Is It Time to Make Human Workers More Efficient?

Upon determining that 72% of manufacturing tasks are done by humans, researchers say their study reveals a need for greater investment in human efficiency.

A.T. Kearney and Drishti have released survey results indicating that 72 percent of manufacturing tasks are still completed by humans, not machines. The data, from a survey of more than 100 manufacturing leaders, suggests that robots and AI are relatively slow in replacing humans on the factory floor. Researchers say that people remain central to manufacturing, creating greater value on the factory floor than previously thought.

Drishti, A.T. Kearney, human workforce, six sigma, analytics, studies
A study by A.T. Kearney and Drishti finds that human efficiency on the plant floor is not effectively measured, even though 72% of plant work is done by humans. (Image source: Drishti)

Respondents noted that there’s an almost universal lack of data into the activities that people perform in the factory. According to Prasad Akella, founder and CEO of Drishti, the research reveals that there is an “analytical gap that severely limits manufacturers' ability to make informed decisions on capacity planning, workforce management, process engineering, and many other strategic domains.”

Time to Track and Trace Humans?

Akella noted that manufacturers may be overprioritizing automation due to an inability to quantify investments in the human workforce that would result in greater efficiencies. “Much of the work of IoT speaks of tracking assets. But as this report indicates, 70 percent of manufacturing is human, and the process of making manufacturing more efficient is not focused on human activity," Akella told Design News. “High predictability is the goal in plants. So, why haven’t we really analyzed what people do on the floor?”

Akella believes manufacturers are overlooking analytics on tasks that humans complete. “As with any manufacturing problem, the first step is measurement. Yet the focus on the process is not necessarily on the human workforce,” said Akella. “We need the ability to measure human performance. The best we have so far is an industrial engineer with a stopwatch and a piece of paper. The first challenge is to create an accurate measurement. The second challenge is that we have a small sample size, so it’s a biased system.”

Six Sigma for Humans

Akella noted that manufacturing technology has seen increasing innovation for decades. Yet the standard practices for gathering and analyzing tasks done by humans—and the foundation of holistic manufacturing practices like lean and Six Sigma—are time-and-motion methodologies that can be directly traced back to the time of Henry Ford. “They have not been updated for the digital age,” said Akella.

Human work has historically been measured, yet Akella believes the measurement process may be out of date. “The principles underlying these 100-year-old measurement techniques are still valid, but they are too manual to scale, and they return incomplete datasets that are subject to observation biases,” said Akella. “In the age of Industry 4.0, manufacturers need larger and more complete datasets from human activities to help empower operators to contribute value to their fullest potential. That data would benefit everyone in the assembly ecosystem: plant managers, supervisors, engineers, and most importantly, the operators themselves.”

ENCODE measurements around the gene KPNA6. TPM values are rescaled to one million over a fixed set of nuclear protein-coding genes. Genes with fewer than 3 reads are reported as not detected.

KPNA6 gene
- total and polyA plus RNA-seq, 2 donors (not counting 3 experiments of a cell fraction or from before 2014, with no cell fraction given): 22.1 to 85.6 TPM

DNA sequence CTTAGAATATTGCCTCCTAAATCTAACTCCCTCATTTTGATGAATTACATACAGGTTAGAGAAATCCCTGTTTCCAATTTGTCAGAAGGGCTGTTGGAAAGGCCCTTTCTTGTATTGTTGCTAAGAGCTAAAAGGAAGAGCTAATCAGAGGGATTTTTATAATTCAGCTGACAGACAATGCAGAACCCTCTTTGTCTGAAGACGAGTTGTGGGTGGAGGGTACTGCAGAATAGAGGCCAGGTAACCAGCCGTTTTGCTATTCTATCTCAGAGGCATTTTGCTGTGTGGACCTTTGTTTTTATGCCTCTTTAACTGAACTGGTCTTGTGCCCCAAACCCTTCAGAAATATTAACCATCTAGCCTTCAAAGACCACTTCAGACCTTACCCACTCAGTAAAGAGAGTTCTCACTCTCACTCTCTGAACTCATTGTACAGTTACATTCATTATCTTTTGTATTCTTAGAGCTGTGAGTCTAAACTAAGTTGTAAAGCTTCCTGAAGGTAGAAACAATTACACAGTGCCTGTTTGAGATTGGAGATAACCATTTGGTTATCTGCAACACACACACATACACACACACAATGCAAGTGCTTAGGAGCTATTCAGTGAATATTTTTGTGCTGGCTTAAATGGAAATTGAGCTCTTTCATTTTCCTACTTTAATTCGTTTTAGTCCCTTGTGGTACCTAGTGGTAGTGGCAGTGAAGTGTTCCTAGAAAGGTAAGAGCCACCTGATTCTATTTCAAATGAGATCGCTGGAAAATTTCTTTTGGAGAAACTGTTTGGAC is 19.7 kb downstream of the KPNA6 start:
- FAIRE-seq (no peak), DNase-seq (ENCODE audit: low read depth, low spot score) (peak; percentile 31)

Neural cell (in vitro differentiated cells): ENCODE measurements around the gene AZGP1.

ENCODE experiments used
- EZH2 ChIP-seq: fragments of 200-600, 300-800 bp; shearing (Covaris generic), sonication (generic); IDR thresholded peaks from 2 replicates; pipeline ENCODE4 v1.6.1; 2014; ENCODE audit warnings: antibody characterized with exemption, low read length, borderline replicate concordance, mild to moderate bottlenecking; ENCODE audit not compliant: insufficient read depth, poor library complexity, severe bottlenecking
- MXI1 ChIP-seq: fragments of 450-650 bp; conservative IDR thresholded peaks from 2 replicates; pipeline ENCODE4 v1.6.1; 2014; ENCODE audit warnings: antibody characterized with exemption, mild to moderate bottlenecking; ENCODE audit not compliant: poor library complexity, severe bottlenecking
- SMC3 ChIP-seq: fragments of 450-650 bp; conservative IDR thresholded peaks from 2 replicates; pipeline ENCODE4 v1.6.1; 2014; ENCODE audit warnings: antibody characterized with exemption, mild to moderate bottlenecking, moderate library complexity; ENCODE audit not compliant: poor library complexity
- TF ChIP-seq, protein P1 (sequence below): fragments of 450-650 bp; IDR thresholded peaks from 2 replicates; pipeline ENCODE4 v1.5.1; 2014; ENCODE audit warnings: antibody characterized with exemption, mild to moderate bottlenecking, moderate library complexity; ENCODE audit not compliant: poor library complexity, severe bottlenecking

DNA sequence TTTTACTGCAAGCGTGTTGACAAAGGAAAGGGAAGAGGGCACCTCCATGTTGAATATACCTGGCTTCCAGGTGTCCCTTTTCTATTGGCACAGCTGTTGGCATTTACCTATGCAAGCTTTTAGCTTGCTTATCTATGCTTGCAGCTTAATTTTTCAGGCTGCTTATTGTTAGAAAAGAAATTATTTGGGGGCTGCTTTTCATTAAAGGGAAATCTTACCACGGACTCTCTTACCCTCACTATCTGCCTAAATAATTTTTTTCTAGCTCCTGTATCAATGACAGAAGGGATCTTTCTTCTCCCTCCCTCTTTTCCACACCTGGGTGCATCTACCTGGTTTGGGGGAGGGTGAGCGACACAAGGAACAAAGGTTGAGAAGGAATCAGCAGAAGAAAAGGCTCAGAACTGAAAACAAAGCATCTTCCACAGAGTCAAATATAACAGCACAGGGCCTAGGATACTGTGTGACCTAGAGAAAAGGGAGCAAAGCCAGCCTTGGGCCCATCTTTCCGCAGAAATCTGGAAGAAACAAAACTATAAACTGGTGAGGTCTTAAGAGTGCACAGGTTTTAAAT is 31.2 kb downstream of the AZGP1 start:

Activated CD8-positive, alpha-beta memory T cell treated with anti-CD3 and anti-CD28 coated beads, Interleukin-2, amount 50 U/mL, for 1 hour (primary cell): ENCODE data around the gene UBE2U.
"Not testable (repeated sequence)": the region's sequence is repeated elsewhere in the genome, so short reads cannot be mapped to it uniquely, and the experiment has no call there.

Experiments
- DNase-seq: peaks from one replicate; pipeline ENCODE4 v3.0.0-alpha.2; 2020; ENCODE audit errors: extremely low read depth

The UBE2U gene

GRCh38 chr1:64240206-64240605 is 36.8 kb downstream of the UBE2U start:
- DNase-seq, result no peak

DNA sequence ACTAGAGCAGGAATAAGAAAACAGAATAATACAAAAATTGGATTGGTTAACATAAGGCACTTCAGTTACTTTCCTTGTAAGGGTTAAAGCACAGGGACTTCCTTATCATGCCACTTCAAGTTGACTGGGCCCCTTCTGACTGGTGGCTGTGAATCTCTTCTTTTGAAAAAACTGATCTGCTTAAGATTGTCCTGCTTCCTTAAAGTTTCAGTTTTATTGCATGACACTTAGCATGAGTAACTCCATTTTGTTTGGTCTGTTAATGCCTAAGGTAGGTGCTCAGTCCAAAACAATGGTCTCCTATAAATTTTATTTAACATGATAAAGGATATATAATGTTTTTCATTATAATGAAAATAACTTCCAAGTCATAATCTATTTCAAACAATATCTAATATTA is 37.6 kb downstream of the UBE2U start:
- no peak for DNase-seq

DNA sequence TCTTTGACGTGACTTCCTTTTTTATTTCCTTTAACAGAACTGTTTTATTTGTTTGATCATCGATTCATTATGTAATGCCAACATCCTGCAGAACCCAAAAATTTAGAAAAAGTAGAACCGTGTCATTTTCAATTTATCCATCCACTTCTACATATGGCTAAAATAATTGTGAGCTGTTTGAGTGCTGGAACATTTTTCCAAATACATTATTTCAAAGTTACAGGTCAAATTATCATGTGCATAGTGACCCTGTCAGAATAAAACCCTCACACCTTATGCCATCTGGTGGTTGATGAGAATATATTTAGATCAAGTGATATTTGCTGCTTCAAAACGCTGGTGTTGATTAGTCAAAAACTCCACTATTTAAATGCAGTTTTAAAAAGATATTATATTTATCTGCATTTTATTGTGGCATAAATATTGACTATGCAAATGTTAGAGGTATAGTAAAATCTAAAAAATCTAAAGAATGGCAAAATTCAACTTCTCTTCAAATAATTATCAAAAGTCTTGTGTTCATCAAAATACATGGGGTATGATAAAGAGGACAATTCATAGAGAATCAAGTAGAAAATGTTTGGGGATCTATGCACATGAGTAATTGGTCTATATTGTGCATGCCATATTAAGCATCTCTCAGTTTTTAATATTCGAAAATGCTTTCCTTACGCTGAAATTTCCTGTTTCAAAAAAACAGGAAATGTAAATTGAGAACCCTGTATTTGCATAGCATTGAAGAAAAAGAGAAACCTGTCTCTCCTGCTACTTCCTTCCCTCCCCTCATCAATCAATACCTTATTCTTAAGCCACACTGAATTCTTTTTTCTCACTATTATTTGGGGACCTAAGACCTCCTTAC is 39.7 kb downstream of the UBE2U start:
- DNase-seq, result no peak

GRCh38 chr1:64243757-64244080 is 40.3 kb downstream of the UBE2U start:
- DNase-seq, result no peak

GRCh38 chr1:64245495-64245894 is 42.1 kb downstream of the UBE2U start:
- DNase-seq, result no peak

Survey respondents noted that there is significant overhead needed for traditional data gathering methodologies. On average, 37 percent of a skilled engineer's time is spent gathering analytics data manually. “Humans are the most valuable asset in the factory, and manufacturers should leverage new technology to extend the capabilities of both direct and indirect labor,” said Akella. “If you could give your senior engineers more than a third of their work time back, you’d see immediate gains. Instead of spending so many hours collecting data, their attention and capabilities could focus on the most critical decisions and tasks.”

Expanding Human Potential in Manufacturing

Akella noted that while automation marches on, work by humans should also see advances. “The goal is to expand human potential in an increasingly automated world. In that context, if your goal is around people, protecting people is a large part of the job,” said Akella. “There are many tasks on the floor that a robot cannot do or cannot do automatically. Robots are great tugs, but they don’t do well at picking or packing.”

Survey respondents noted that 73 percent of variability on the factory floor stems from humans, and 68 percent of defects are caused by human activities. Perhaps as a result, 39 percent of engineering time is spent on root cause investigations to trace defects. “That’s another manual expenditure of time that could be greatly reduced with better data,” said Akella.

Akella believes it’s time to close the blind spot to measuring and advancing the human contribution to manufacturing. “We looked around and there were no studies done in the area of analyzing human performance,” said Akella. “We’ve been working on secondary knowledge, so we sought original research. The research supports our observation that human performance on the plant floor is not being effectively analyzed.”

Rob Spiegel has covered automation and control for 17 years, 15 of them for Design News. Other topics he has covered include supply chain technology, alternative energy, and cyber security. For 10 years, he was owner and publisher of the food magazine Chile Pepper.

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